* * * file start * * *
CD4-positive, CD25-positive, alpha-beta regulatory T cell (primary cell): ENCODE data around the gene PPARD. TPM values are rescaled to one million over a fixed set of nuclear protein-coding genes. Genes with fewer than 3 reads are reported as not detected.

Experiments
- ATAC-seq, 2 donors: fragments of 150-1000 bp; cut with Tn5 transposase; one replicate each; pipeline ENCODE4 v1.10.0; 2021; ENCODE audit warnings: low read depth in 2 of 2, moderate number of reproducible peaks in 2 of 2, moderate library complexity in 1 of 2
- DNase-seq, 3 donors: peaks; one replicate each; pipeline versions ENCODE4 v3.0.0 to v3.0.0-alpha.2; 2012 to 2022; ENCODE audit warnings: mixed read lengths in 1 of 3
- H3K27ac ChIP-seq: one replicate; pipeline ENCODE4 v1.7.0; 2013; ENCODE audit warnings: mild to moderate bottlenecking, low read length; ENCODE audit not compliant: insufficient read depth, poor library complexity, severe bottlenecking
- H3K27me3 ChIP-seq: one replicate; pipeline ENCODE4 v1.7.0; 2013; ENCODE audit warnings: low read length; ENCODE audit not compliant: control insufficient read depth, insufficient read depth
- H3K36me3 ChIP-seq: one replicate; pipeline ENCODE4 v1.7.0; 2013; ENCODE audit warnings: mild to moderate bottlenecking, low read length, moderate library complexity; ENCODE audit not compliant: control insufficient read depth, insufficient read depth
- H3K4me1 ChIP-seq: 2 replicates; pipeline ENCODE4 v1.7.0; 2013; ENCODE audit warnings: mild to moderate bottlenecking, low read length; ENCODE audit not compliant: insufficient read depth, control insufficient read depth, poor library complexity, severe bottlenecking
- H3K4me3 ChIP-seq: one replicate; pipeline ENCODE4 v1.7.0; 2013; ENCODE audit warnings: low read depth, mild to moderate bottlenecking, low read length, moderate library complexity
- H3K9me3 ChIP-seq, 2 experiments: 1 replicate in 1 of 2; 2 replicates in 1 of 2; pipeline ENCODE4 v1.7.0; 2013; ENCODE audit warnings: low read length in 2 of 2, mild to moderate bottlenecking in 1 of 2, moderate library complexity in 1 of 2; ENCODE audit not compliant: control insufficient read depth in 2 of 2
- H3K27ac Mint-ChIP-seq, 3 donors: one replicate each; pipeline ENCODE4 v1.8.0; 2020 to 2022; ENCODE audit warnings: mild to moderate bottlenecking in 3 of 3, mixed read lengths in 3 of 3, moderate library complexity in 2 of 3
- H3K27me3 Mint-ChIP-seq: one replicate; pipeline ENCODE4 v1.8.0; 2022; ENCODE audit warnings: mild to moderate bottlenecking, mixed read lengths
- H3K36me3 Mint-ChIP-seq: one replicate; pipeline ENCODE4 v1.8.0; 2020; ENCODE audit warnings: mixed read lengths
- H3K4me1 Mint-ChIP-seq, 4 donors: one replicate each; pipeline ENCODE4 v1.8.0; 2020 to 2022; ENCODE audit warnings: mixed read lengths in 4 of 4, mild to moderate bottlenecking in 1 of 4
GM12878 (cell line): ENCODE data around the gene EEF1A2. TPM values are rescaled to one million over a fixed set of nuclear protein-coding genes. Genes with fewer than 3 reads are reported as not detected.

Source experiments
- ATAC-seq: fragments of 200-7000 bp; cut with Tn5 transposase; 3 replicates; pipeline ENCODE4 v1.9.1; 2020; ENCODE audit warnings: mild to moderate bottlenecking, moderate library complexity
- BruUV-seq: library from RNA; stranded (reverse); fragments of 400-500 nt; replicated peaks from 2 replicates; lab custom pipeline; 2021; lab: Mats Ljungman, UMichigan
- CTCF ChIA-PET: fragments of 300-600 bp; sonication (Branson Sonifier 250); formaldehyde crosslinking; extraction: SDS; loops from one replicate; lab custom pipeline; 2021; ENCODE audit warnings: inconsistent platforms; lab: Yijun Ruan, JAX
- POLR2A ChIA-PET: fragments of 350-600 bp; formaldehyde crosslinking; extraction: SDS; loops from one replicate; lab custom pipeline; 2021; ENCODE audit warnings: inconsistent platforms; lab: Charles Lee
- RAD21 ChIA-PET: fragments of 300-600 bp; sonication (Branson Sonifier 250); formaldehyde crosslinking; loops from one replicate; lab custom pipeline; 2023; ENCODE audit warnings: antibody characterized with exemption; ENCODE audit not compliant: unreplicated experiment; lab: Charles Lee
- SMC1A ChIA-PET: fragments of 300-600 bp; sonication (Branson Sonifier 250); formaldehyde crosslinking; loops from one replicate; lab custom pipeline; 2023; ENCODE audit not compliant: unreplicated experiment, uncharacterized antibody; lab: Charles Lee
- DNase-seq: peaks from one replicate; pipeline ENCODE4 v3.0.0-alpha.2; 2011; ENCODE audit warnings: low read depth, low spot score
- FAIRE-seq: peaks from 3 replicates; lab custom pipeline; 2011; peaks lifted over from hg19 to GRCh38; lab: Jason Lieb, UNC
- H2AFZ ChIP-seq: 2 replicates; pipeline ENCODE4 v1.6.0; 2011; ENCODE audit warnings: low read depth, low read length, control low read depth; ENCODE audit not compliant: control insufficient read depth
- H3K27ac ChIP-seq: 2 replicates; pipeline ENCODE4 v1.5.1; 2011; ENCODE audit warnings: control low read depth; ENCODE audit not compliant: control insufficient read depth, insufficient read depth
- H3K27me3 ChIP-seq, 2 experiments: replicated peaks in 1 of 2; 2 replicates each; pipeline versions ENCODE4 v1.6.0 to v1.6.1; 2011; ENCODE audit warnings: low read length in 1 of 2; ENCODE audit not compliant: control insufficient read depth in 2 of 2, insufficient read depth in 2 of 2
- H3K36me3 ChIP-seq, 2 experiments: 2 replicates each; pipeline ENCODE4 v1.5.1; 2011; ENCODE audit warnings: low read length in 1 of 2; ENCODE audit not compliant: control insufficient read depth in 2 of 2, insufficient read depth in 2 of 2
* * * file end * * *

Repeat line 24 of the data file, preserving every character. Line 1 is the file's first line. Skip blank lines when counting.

- FAIRE-seq: peaks from 3 replicates; lab custom pipeline; 2011; peaks lifted over from hg19 to GRCh38; lab: Jason Lieb, UNC